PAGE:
On the eve of the competition, Auburn head coach Brett Hawke said he believes his team is prepared to perform well with 11 swimmers and two divers qualifying for the nationals.
Asked about how the Tigers have been performing in their workouts prior to the team's biggest college competition of the year, Hawke said, "Everything has been great. All the training has been done. There is nothing else we can do. Now it is just about performance. I think the home crowd advantage is going to help us in that aspect.
"A lot of alumni are coming back to support the girls and it is just a familiar environment so it kind of insures a level of calmness in an environment where we would normally be stressed at this time," Hawke said.
"The current girls understand who they are representing and the tradition of excellence they are carrying on," the coach added. "They are working hard for the future of the program as well."
The Auburn women have won five NCAA team titles. The most recent one was in 2007.
One of Auburn's swimmers who has contributed to the program's tradition is senior Arianna Vanderpool-Wallace, the defending NCAA champion in the 50-yard freestyle and the 100-yard freestyle. Later this year she will be in London competing in the 2012 Olympics.
Hawke said the senior, who is from The Bahamas, isn't big by sprinter's standards at just five-foot-six, but has left a big imprint in the swimming world as the fastest female swimmer on the collegiate scene.
"You see her walk around the deck and she's got her swag on and she plays it up pretty good," Hawke said. "A lot of the race is won before the start so if she can get in another girl's head she is going to try to do that for sure."
Auburn's coach said that Vanderpool-Wallace's athleticism and strength to power through the water are the keys to her success competing against other sprinters who are taller.
"She has got a great strength-to-body-weight ratio," Hawke said. "The girl can do 50 pullups if she wanted to. She is just a tremendous athlete and has a great gift as well."
Vanderpool-Wallace said she feels fortunate to train under the guidance of Hawke, who is considered one of the top sprint coaches in the world who was a former Olympic sprinter himself.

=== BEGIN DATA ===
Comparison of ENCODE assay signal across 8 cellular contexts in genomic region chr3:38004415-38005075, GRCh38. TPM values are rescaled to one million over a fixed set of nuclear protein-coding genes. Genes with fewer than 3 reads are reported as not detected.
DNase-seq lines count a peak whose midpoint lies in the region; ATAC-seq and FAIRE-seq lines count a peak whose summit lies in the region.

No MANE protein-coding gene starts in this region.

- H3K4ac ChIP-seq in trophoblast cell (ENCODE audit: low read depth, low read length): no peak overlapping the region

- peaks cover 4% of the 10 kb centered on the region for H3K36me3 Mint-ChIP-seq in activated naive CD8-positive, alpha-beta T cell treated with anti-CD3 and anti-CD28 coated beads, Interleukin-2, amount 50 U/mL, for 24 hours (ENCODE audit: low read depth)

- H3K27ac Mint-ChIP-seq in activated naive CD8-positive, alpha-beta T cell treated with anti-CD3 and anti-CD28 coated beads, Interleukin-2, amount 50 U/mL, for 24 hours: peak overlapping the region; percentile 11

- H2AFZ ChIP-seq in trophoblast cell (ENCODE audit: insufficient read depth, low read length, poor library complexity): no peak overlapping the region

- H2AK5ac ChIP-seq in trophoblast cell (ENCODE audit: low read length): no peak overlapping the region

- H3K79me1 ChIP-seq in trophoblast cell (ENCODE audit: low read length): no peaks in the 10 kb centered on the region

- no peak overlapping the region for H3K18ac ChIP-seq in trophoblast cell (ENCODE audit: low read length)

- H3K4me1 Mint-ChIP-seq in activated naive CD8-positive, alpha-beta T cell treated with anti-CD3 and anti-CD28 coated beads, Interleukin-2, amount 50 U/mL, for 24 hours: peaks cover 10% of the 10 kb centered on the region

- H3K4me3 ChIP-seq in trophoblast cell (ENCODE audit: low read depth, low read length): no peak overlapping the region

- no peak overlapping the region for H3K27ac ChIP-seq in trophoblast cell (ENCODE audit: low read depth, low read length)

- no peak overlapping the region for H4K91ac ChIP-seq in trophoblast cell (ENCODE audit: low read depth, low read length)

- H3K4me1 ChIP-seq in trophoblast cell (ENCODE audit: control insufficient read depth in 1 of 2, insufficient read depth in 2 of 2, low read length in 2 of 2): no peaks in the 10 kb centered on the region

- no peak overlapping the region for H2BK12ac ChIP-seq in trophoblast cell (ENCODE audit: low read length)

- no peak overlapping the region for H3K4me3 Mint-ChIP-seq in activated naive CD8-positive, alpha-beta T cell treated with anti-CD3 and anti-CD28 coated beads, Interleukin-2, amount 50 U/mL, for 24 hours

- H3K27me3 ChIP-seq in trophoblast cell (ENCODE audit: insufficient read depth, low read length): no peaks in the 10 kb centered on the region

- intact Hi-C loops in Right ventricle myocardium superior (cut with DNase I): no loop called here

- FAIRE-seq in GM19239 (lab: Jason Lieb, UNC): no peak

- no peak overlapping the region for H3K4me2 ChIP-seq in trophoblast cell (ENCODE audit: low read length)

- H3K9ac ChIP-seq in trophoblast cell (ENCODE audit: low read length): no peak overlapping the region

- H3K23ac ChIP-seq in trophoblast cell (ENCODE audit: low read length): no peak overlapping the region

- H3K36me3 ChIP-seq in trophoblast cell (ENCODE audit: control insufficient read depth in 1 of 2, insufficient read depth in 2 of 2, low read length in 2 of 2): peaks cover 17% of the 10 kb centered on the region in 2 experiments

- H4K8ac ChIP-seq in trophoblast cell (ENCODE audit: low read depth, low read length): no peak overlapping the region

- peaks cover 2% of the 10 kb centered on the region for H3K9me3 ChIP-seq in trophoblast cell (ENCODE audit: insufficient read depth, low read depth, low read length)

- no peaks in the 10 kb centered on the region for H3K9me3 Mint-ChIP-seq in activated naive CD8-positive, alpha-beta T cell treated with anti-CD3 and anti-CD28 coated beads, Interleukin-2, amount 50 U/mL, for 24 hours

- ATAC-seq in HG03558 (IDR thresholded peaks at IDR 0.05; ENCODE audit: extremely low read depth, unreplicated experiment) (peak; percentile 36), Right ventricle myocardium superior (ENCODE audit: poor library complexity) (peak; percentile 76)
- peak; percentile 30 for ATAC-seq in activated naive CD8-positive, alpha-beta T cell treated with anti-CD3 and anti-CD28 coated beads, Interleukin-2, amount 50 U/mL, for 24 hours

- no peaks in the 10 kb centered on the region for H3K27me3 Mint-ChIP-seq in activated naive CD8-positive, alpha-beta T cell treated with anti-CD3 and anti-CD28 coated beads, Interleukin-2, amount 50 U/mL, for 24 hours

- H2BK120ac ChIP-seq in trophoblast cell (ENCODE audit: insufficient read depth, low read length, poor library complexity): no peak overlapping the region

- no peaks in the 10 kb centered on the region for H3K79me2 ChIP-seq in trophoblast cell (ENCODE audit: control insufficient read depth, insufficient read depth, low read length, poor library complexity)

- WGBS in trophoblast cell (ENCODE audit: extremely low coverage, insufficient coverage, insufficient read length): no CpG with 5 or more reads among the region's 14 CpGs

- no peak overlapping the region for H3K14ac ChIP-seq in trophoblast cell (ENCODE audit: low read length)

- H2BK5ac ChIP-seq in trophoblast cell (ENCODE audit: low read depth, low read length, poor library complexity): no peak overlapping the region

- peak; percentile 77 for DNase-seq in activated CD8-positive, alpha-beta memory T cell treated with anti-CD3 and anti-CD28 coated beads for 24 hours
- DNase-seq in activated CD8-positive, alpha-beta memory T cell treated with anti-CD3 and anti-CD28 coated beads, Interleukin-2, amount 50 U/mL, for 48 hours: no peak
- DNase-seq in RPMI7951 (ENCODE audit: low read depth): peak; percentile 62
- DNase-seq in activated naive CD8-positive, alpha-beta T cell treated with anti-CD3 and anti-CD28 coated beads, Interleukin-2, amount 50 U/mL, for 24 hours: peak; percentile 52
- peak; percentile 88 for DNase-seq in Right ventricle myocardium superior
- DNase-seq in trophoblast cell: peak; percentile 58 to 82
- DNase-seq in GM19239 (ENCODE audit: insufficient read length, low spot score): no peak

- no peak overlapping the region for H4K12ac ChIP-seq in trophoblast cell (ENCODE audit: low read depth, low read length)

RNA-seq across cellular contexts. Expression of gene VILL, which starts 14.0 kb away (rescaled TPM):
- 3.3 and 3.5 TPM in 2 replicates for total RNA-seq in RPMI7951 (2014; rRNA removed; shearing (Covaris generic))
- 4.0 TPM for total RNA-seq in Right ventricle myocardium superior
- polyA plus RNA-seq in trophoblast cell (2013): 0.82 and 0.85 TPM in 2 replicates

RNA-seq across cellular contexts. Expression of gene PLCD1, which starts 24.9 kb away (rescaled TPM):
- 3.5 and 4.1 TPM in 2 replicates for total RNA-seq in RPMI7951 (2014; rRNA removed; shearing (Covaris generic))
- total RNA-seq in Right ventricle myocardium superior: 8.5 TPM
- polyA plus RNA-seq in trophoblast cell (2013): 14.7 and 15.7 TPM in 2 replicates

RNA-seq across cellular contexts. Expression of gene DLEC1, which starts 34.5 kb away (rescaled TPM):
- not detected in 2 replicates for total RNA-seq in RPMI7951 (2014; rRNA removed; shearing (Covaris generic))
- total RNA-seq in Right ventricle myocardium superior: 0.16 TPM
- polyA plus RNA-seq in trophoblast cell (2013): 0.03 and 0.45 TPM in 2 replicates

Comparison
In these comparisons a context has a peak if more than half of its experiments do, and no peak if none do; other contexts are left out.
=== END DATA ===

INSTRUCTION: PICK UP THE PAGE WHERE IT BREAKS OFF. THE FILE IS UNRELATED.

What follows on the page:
Hawke will also be the head coach for The Bahamas in London this summer where Vanderpool-Wallace will try to be the first person in the history of her country to reach the finals of an Olympic swimming event.
Vanderpool-Wallace was outstanding at the SEC Championships in February. Asked how she is swimming heading into the nationals, she said, "I feel great. Last week wasn't so good, but Brett changed a lot of stuff that was going on with me. I am feeling a lot better this week and I am ready to race."
The Auburn team is looking to improve on a disappointing showing at last year's nationals with the Tigers finishing in eighth place. Cal won the event and could repeat.
"I think Cal and Georgia are the two who are probably going to go head to head the whole weekend," said Hawke, when asked who he believes is the favorite to win the team title.
Hawke added that the key for the Tigers to have success is to focus on maximizing their performances and not worry about the team standings.
A competitor who could help the Tigers move up in the team standings is senior Vennie Dantin, who has the potential to score in all three diving events--the one-meter springboard competition, the three-meter springboard and the tower. Fellow senior Anna Aguero could also score diving points for the Tigers.
Vennie Dantin is an All-American diver for the Tigers.
Dantin, whose parents made the trip to Auburn from Texas to watch her final college competition, has won a lot of diving competitions for the Tigers, but has never finished first at the NCAA Championships.
"I am extremely happy with the way I have been diving and the practices have been good, but at the same time I don't want to get overly confident," the senior said. "I want to keep as even keel as possible."
Dantin said that she is "is really excited" that the NCAA meet is taking placing in her team's home pool, which she said should help the Tigers.
"When I was in high school coming to college I really didn't know what to expect of myself," she said. "I just kept saying I wanted to final at NCAAs. It happened my sophomore year, much quicker than I anticipated.
"Now, at this point, it is about bumping it up one level," the diver said." If I could win a championship, especially here at home my senior, I would be ecstatic. It couldn't get any better than that."
The other NCAA qualifiers for the Tigers include juniors Katie Gardocki, Becca Jones, Lauren Norberg and Hannah Riordan plus sophomores Emily Bos, Haley Krakoski and Olivia Scott along with freshmen Abby Duncan, Megan Fonteno and Sarah Peterson.
Preliminaries begin at 11 a.m. CDT each day of the competition with the ticket box office opening at 9:30 a.m. Seats are $10 daily for the prelims and $15 for the finals, which start at 7 p.m.